Broadwater Will Say Goodbye To President - - The News for South Mississippi


Broadwater Will Say Goodbye To President

Through the Wednesday fog, Roy Anderson saw a President Casino barge that he really didn't want.

"It's a nice structure," the future owner of the Broadwater property said. "But overall aesthetically, it's not going to fit into our master plan."

At about the time Anderson's Broadwater ownership group decided to get rid of the casino barge, Silver Slipper general manager John Ferrucci contacted him.

"This President barge as it sits right now doesn't figure into their long term plans. But it fits perfectly with ours," Ferrucci said.

The Silver Slipper executive wants a barge and not a riverboat to be the centerpiece of the Hancock County resort he's developing.

"Once the Broadwater properties group closes on the big property, we'll be basically at the same settlement table, purchasing just the casino asset from them," said Ferrucci.

The deal should go through April 15. By then, Ferrucci expects Silver Slipper to have its gaming license, so it can keep the Biloxi casino afloat through the summer.

"We will operate it as the President until possibly the end of the year," he said.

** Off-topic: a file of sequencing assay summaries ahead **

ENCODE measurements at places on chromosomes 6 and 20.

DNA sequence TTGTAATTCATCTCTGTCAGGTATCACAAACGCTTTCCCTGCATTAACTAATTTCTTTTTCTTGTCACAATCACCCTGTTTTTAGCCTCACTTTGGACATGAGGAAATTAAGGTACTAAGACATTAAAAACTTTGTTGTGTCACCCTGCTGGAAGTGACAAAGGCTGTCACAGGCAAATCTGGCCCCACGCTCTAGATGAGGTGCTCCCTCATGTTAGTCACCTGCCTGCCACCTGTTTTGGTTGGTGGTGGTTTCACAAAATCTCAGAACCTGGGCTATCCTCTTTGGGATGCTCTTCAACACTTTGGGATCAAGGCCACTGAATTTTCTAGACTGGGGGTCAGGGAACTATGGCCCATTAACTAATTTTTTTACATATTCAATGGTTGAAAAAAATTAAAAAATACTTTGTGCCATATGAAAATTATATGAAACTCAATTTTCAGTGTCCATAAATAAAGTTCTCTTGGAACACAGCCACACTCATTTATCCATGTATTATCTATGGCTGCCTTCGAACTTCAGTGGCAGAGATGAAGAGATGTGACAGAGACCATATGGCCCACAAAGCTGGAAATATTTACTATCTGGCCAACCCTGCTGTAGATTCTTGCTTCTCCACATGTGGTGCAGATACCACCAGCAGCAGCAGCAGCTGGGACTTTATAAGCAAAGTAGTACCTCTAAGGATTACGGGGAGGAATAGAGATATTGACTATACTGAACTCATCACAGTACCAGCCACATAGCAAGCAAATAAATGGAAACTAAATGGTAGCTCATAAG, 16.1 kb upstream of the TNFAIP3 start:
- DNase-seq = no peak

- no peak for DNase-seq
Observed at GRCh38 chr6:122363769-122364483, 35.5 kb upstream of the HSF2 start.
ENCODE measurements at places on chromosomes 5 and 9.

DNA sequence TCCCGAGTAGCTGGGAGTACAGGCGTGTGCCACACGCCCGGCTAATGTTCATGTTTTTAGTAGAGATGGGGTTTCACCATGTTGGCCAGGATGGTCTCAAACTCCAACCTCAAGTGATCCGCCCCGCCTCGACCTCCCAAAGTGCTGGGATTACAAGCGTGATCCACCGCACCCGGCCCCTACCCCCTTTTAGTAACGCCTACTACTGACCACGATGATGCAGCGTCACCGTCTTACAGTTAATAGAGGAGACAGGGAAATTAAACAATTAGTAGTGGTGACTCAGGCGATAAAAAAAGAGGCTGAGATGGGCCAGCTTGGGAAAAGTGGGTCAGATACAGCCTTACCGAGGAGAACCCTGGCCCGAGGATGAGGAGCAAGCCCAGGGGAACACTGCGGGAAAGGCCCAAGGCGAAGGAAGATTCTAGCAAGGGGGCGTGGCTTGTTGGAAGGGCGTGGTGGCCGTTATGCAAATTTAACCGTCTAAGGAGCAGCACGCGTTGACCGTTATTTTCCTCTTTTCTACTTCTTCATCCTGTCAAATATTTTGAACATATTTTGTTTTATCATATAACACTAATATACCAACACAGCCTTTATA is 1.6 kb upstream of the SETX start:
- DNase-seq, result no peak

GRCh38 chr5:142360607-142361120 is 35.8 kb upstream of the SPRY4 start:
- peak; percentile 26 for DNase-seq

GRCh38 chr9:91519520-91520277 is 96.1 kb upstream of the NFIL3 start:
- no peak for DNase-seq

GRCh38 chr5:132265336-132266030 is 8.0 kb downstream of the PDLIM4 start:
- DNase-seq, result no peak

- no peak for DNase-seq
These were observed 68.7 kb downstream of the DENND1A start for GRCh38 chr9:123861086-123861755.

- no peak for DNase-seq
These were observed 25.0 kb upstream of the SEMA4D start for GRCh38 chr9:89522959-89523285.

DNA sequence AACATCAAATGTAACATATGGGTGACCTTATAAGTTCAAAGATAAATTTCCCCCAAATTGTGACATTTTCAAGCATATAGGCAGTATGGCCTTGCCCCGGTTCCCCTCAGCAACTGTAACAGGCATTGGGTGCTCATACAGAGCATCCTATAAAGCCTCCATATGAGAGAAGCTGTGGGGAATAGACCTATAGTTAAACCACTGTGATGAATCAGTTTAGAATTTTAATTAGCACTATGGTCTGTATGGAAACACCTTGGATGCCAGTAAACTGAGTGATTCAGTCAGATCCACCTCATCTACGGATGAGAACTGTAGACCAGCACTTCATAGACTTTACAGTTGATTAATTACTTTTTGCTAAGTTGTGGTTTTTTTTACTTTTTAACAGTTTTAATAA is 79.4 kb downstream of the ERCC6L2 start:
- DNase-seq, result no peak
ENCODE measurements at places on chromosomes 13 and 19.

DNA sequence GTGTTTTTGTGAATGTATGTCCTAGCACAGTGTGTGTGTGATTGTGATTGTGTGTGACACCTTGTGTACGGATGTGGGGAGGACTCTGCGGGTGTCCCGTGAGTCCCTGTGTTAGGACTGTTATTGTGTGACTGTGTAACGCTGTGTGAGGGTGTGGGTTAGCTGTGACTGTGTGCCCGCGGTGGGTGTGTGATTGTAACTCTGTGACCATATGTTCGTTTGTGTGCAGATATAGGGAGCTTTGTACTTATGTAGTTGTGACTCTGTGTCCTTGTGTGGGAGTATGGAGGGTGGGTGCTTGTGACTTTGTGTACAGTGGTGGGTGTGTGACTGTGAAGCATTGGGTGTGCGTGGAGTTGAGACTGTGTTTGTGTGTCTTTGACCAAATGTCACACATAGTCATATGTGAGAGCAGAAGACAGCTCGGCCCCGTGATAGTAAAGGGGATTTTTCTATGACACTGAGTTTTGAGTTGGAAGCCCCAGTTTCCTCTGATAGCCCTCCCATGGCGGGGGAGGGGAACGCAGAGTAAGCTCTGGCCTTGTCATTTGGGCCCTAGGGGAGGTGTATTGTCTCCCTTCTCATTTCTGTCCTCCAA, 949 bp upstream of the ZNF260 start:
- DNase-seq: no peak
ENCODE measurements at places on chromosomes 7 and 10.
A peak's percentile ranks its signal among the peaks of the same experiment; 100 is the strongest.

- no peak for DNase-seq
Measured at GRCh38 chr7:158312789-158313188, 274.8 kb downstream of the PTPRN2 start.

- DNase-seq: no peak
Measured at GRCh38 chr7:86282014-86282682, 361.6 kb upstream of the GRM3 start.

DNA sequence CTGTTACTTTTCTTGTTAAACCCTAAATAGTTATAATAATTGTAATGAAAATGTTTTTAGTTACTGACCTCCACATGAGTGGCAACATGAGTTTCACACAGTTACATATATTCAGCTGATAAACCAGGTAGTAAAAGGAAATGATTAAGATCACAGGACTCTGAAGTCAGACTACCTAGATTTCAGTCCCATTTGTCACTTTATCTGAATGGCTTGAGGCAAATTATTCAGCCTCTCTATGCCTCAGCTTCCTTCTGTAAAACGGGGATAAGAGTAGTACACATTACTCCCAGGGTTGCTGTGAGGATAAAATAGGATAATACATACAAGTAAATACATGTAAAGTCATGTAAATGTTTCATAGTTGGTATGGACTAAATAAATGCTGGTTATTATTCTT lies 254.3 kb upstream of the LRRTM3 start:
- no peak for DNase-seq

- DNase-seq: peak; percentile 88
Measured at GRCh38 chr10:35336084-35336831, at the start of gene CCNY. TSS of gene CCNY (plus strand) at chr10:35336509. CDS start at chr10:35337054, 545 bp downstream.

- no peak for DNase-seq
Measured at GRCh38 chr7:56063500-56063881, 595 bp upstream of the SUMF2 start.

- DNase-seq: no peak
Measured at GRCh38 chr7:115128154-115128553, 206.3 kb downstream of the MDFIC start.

At that time, Silver Slipper will tow the casino from Biloxi to Waveland. And the Broadwater Marina will be without a casino for the first time since 1992.

"I think it's a win-win for both companies. At the end of the day, I think it's a win for the employees," said Anderson.

Here's how Anderson believes the employees win. Once the deal is finalized, Ferrucci will keep the President open, and use as many of its 680 employees as possible.

This fall, when the move to Hancock County is about to begin, Anderson has asked his Hard Rock management team to give special consideration to any applications from President workers.

Anderson's Hard Rock Biloxi project opens in September, about two months before the Broadwater property says goodbye to the President Casino and its barge.

"I think long term this is the right thing for the property," Anderson said.

His group is spending $82 million to buy the Broadwater out of bankruptcy. It's already hired a Fort Lauderdale firm to design a master plan for the 240 acre property.

A single story casino will likely be part of that design. But Anderson says it won't be built for about two years.

When the Broadwater loses the President, south Mississippi will lose its sixth casino. Lady Luck closed in 1998. The Biloxi Belle and Gold Shore closed three years earlier. Ironically, the Gold Shore barge is what the President now uses.

The site where it's moving hasn't fared much better. Bayou Caddy's Jubilee Casino closed in 1995. And the Jubilation shut down less than a year later.

by Brad Kessie

Powered by Frankly